Another flaw I must mention is the awkward save system, one which completely turned me off the original game within the first hour or so. It’s back here – no checkpoint reload from the pause menu, just a respawn from the nearest safe zone or cutscene in the event of death, with any resources used usually remaining gone. It’s a good thing safe zones are plentiful and rarely require much backtracking, but it’s jarring to get killed in a tense fight as part of a quest, respawn and travel hundreds of meters back just to kill one guy. Likewise, to waste a ton of resources while dominating a mini boss fight, only to get stuck to a tree (yes, really) and killed, and have to gather hours’ worth of resources just to be able to try again.
Say what you will about living with mistakes and adapting as a gamer, but as a busy player who beats at least 15 games a year on hard difficulties without aim assists, I want options on game reloads – save scumming arguments and their false elitist nonsense be damned. If modern games emphasize both long campaigns and accessibility options, as this one does, an inflexible save system more akin to multiplayer games has no place in a story driven affair that encourages risk and experimentation. Frankly, all single player games should have manual saves and multiple checkpoint reloads, especially such a massive one as this.
Yes, the world is huge (almost excessively so), and much of what populates it is routine open world filler: Platforming towers that unlock safe zones, fetch quests in bulk, and bandit camps of considerable difficulty, given the flimsy stealth options. It seems almost every side mission is either a missing person, parkour challenge, or item retrieval. Some are pointless dialogues with people so annoying, I’d rather dropkick them off the buildings they stand on. For a game this size, that lack of variety is disappointing.
Several of these quests also occur in iterative patterns that drag on far too long, much like the conversations that establish and resolve them. A string of mail delivery quests make a point in ten instances that could be made in five or less. A book fetching questline does the same, and even side activities like the GRE Anomalies and quarantine sites feature the exact same scenario, in almost identical surroundings, each time.
But it is a beautiful world, worthy of excuses to explore, even if the reasons are repetitive and predictable. Opportunities for combat and scavenging are plentiful, and while XP takes a while to accumulate, there are plenty of chances to do so. There’s always another random bandit encounter around the corner, or some Infected to wail on. If you are willing to put in a bit of extra time en route to the next mission marker, then it’s possible to acquire most of the skill tree by the time the main downtown district is accessible. Every leap, slide, swing of an axe or shot of an arrow adds to your XP, which is a good thing given how long it takes to acquire skill points.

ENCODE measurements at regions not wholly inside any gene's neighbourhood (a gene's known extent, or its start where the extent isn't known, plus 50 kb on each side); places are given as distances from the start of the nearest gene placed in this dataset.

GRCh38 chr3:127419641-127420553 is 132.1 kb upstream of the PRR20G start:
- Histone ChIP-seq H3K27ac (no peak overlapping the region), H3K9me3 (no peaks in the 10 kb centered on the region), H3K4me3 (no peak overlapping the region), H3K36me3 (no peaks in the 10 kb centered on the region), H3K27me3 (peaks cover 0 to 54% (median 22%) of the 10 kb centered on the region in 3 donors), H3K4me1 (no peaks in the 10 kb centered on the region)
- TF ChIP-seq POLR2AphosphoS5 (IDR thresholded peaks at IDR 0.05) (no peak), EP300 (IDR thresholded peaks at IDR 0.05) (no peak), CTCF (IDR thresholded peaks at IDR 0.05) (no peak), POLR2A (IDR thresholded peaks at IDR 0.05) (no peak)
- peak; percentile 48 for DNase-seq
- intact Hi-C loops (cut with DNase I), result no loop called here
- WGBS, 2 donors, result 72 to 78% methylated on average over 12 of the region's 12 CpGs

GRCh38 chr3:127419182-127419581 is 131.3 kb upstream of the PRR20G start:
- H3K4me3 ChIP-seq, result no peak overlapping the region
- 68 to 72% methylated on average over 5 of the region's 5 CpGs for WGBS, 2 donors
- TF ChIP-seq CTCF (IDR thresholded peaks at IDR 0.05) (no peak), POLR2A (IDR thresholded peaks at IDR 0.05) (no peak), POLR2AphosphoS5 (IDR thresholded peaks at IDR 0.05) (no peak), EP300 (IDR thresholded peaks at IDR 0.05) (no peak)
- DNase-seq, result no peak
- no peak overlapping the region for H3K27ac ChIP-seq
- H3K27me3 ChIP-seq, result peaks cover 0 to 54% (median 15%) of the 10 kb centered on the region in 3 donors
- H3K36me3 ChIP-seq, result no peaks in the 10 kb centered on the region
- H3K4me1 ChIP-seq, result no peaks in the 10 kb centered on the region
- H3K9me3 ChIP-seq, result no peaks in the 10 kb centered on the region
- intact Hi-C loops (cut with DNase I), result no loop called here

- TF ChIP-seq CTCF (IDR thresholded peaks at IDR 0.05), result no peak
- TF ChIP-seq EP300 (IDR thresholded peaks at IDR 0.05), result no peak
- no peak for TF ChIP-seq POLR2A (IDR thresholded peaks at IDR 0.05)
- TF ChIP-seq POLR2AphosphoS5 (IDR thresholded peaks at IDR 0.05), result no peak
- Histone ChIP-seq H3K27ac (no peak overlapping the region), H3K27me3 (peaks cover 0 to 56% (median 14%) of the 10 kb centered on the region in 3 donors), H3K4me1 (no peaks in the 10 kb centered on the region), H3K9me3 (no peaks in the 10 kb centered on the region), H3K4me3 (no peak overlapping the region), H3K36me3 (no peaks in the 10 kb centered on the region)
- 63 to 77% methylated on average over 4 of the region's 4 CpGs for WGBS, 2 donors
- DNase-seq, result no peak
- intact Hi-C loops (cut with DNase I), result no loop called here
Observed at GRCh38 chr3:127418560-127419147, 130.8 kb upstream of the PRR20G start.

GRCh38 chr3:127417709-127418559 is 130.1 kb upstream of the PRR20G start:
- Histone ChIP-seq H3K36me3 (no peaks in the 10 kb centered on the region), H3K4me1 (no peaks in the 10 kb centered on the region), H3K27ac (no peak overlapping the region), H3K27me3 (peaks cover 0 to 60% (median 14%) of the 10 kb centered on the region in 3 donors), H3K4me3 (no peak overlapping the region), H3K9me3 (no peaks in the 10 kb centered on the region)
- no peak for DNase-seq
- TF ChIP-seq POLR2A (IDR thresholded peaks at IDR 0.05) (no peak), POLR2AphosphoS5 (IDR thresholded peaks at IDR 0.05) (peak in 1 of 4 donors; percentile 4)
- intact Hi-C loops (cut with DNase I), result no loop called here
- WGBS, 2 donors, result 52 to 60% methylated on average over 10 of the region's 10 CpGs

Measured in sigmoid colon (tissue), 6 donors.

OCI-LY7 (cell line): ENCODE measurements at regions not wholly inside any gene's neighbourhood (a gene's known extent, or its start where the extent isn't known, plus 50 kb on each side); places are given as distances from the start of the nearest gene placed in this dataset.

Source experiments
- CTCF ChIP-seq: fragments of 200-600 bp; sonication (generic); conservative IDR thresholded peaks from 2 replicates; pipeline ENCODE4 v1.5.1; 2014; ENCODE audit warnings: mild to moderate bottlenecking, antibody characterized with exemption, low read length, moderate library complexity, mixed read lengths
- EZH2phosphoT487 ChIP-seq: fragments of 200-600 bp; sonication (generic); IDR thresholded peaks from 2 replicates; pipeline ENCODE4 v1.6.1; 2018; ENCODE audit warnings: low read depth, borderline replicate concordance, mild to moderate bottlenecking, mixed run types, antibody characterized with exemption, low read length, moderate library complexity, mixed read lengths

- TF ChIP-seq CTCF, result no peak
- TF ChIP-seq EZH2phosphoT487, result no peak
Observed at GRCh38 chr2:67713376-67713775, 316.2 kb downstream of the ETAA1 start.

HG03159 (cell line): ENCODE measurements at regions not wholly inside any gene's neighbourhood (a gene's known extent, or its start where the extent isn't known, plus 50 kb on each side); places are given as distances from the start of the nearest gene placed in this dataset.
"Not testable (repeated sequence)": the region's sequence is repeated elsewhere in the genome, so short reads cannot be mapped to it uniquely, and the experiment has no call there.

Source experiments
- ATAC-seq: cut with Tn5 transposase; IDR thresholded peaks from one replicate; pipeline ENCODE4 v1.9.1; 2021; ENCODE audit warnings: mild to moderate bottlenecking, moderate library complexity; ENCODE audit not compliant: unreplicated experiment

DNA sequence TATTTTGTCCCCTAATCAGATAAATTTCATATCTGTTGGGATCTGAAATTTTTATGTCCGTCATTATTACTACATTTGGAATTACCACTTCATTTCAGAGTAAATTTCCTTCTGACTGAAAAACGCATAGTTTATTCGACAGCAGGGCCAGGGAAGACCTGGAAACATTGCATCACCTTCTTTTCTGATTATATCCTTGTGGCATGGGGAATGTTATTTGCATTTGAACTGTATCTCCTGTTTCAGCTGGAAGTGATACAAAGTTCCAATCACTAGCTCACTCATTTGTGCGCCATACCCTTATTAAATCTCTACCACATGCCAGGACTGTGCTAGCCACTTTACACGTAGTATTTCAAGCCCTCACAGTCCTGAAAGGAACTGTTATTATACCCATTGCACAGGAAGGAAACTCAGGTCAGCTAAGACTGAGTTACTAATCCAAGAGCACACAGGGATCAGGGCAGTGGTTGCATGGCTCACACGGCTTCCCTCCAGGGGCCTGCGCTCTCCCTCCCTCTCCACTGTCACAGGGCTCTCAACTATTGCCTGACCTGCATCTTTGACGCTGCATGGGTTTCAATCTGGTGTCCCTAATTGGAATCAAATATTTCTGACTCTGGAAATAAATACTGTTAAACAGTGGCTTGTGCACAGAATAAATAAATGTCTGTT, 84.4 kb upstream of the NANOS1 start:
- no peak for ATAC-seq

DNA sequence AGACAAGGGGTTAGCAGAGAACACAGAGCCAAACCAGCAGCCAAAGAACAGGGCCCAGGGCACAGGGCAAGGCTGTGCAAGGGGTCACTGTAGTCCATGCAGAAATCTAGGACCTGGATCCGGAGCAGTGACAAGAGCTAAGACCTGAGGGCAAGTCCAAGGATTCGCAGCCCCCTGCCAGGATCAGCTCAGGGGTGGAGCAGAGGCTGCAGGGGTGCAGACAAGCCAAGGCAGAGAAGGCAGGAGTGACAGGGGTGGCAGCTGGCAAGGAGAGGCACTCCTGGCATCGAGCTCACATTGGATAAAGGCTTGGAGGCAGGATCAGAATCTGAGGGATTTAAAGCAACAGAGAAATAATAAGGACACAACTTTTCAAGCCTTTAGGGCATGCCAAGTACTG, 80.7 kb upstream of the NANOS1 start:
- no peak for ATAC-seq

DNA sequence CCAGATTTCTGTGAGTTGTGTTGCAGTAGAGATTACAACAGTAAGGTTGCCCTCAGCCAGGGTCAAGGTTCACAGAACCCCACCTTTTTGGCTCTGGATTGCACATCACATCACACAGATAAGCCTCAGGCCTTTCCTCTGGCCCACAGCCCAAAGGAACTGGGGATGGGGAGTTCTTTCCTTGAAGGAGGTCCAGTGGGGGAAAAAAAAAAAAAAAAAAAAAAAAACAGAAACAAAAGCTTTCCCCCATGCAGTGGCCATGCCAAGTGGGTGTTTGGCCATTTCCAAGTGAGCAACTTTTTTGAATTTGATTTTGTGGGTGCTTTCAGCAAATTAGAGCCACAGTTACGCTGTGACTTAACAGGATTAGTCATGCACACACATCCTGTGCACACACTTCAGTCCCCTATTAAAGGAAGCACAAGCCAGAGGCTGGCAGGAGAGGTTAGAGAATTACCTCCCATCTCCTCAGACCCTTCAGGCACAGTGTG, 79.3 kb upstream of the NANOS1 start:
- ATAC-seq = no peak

The problem of first person platforming has finally, comprehensively been solved here, and it’s a wonderful feeling, one offset by a combat system that veers between deeply satisfying and woefully unreliable. It’s a world full of colour, with an art style reminiscent of post-apocalyptic peers The Last Of Us and Metro Exodus, but without being derivative of either. Lighting and shadows, in particular, are as good as anything I’ve seen in a first person offering. There’s beauty (and ugliness) to be found everywhere, from the classic European architecture of Old Villedor to the surprisingly colourful skyscrapers of the Central Loop, and you can climb up pretty much all of it to better appreciate another spectacular sunrise vista or foggy rainstorm.
The strengths of DL2 are quickly evident – spectacular environments, swashbuckling traversal and a deep sense of exploration, with as much loot and combat available to you as your greedy little heart desires. It’s weaknesses are glaring: Janky combat, a terrible game economy full of overpriced clothing and chiseling upgrades to weak equipment, and a generic approach to story and side content that shows more is often so much less. Between the clichéd story beats, cringeworthy dialogue and bland identikit protagonist, it feels like a PS3/Xbox 360 game with modern big budget values, in ways both charmingly sincere and laughably dated.
The game’s moniker serves as a metaphor for a glimmer or brilliant potential, smothered by open world excess – more bland dialogue, more mundane errands that don’t establish true immersion, more buildings with similar interiors so you can get more loot. It’ll keep you busy, and it’ll try (too hard) to connect on an emotional level. Like a desperate leap at a ledge of sincerity a metre too far over a gap of wavering attention span, it falls a bit short.